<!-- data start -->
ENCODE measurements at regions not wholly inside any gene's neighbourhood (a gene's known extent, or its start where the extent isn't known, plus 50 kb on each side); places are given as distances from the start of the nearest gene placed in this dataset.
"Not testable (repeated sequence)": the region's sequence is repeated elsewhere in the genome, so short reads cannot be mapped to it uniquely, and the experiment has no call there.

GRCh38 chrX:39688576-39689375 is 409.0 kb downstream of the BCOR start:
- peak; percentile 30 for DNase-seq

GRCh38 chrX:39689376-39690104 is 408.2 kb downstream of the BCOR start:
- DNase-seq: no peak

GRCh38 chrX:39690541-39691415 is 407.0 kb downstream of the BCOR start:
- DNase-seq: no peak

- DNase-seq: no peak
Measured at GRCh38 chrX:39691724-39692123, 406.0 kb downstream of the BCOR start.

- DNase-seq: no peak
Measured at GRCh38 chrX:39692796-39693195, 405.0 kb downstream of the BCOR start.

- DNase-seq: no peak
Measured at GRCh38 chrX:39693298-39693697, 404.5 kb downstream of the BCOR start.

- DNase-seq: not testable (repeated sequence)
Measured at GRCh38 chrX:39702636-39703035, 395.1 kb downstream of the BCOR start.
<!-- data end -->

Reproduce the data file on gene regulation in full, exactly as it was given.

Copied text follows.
ENCODE measurements at regions not wholly inside any gene's neighbourhood (a gene's known extent, or its start where the extent isn't known, plus 50 kb on each side); places are given as distances from the start of the nearest gene placed in this dataset.
"Not testable (repeated sequence)": the region's sequence is repeated elsewhere in the genome, so short reads cannot be mapped to it uniquely, and the experiment has no call there.

GRCh38 chrX:39688576-39689375 is 409.0 kb downstream of the BCOR start:
- peak; percentile 30 for DNase-seq

GRCh38 chrX:39689376-39690104 is 408.2 kb downstream of the BCOR start:
- DNase-seq: no peak

GRCh38 chrX:39690541-39691415 is 407.0 kb downstream of the BCOR start:
- DNase-seq: no peak

- DNase-seq: no peak
Measured at GRCh38 chrX:39691724-39692123, 406.0 kb downstream of the BCOR start.

- DNase-seq: no peak
Measured at GRCh38 chrX:39692796-39693195, 405.0 kb downstream of the BCOR start.

- DNase-seq: no peak
Measured at GRCh38 chrX:39693298-39693697, 404.5 kb downstream of the BCOR start.

- DNase-seq: not testable (repeated sequence)
Measured at GRCh38 chrX:39702636-39703035, 395.1 kb downstream of the BCOR start.